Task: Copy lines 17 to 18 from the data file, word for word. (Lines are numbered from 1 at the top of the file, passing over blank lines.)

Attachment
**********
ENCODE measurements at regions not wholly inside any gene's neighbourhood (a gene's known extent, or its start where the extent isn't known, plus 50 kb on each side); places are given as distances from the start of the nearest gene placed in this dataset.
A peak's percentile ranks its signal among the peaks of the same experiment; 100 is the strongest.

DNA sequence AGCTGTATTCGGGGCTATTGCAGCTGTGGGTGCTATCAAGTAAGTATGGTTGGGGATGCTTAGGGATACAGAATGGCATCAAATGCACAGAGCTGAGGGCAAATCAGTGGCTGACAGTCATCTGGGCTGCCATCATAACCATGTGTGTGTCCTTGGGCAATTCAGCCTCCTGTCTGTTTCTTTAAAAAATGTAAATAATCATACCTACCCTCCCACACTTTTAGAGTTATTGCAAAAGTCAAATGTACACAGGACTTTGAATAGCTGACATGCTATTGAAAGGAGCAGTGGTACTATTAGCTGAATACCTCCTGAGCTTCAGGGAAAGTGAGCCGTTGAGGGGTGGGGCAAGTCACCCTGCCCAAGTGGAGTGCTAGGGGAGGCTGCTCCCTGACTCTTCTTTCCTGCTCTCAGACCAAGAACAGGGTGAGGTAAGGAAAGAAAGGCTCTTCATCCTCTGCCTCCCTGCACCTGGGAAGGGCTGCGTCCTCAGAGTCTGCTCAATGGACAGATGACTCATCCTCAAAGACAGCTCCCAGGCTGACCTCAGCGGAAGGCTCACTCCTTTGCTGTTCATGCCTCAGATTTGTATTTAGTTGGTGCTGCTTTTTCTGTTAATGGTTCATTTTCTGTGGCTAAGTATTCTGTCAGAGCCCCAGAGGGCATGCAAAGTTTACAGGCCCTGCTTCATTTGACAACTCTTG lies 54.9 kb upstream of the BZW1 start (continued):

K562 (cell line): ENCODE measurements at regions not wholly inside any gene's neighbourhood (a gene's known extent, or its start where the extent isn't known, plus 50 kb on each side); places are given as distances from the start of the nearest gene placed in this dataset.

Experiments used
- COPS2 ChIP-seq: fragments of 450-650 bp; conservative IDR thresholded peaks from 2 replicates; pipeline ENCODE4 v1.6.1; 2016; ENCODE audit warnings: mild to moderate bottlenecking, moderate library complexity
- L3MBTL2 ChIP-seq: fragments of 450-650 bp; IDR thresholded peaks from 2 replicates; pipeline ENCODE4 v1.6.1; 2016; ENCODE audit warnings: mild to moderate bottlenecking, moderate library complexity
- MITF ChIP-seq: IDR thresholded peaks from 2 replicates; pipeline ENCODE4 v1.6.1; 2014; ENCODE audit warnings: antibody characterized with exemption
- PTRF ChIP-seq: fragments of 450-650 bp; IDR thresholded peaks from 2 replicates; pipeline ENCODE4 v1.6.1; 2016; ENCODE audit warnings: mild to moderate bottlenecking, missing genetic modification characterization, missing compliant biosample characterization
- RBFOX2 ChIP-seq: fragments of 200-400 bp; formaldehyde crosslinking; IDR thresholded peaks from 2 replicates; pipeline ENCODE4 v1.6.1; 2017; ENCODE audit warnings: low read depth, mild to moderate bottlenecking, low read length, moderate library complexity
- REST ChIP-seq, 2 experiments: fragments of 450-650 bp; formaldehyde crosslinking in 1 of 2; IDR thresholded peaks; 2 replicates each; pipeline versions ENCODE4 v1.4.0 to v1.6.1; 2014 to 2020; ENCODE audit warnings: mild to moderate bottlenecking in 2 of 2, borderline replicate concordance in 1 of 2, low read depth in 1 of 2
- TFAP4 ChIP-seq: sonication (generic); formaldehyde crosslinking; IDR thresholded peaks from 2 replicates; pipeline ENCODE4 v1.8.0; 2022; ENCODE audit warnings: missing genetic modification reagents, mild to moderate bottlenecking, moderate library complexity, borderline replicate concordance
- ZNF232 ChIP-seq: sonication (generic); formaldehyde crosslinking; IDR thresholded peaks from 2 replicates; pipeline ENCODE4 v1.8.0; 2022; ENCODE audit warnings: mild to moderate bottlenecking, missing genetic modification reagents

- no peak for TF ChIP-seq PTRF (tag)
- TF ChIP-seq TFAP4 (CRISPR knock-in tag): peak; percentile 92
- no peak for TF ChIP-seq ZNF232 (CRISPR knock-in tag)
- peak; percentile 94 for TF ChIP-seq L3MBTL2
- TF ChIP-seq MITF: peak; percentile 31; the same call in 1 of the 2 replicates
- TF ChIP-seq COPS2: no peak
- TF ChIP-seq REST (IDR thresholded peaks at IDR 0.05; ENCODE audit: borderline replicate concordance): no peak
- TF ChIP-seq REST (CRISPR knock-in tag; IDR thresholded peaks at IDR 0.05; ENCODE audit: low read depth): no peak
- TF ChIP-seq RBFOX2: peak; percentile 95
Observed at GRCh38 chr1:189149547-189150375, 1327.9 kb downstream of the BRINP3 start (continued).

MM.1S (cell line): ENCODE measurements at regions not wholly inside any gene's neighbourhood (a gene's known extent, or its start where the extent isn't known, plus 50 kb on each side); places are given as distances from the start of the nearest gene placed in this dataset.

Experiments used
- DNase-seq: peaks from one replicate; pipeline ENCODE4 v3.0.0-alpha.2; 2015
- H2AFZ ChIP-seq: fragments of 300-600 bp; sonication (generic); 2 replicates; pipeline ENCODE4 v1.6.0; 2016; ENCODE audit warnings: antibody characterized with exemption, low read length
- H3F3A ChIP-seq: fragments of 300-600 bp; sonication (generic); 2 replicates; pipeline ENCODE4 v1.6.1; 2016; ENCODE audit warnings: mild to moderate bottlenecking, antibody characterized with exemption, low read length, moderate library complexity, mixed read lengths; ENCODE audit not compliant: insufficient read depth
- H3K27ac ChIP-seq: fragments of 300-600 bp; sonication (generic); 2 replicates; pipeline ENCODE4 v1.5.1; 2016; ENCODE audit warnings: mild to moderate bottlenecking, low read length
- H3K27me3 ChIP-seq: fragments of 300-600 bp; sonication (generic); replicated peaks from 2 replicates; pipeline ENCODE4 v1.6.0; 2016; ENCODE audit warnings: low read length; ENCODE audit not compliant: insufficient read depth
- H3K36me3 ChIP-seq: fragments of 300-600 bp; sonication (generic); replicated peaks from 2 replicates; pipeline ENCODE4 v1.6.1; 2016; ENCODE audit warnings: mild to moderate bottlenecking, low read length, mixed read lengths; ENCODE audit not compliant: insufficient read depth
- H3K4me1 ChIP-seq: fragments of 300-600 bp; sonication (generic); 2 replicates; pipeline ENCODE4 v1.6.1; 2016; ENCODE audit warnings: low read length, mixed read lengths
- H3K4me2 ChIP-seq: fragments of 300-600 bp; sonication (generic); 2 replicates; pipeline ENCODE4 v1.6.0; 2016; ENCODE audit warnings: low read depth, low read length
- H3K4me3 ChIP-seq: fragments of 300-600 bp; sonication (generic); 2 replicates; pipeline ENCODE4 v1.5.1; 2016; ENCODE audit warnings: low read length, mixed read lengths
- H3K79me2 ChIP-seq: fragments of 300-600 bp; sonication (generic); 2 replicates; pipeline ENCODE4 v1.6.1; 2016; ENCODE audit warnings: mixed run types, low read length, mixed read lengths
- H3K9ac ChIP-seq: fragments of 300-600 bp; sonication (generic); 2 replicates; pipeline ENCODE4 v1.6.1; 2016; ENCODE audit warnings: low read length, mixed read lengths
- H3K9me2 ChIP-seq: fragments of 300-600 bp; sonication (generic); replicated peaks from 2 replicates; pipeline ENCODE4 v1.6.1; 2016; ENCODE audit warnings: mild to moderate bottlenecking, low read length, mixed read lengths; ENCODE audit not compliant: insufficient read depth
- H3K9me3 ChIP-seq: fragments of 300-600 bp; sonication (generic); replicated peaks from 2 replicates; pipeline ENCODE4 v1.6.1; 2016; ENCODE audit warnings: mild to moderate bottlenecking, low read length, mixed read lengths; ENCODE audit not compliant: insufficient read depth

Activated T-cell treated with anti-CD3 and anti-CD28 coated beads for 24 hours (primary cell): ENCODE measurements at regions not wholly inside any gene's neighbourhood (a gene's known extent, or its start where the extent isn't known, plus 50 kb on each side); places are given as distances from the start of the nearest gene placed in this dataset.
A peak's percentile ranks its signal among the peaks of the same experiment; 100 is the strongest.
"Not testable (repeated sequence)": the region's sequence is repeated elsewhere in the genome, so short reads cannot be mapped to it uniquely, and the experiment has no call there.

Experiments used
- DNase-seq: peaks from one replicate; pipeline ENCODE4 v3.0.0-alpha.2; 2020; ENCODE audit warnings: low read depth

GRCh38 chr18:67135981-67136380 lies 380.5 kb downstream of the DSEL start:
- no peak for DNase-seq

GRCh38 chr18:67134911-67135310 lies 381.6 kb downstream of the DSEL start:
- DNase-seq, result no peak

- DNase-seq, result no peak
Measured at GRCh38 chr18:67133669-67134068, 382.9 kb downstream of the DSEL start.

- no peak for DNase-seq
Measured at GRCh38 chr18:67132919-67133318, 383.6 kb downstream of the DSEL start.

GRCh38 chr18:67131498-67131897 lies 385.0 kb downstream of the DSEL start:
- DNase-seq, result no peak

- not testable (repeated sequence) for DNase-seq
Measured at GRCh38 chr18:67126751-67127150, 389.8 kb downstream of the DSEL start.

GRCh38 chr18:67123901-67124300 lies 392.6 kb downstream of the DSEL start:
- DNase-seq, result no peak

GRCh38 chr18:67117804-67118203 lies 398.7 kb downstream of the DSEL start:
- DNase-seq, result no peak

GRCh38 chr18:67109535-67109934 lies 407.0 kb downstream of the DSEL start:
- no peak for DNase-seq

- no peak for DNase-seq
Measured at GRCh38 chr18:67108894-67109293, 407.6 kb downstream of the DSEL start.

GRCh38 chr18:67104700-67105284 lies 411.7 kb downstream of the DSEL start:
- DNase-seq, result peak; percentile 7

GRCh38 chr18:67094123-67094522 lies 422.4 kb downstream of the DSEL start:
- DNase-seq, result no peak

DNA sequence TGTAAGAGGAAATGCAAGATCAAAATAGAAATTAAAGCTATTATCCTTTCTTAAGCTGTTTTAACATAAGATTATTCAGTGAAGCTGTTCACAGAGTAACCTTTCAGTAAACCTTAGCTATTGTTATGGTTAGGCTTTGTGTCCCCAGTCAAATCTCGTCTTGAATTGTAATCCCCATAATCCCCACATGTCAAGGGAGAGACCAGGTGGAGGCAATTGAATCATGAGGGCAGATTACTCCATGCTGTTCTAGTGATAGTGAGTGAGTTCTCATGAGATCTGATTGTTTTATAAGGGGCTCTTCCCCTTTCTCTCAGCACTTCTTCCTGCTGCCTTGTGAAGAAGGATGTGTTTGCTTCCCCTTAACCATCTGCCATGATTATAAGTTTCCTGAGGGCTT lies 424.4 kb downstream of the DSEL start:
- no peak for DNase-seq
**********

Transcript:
- peak; percentile 94 for TF ChIP-seq L3MBTL2
- TF ChIP-seq MITF: peak; percentile 31; the same call in 1 of the 2 replicates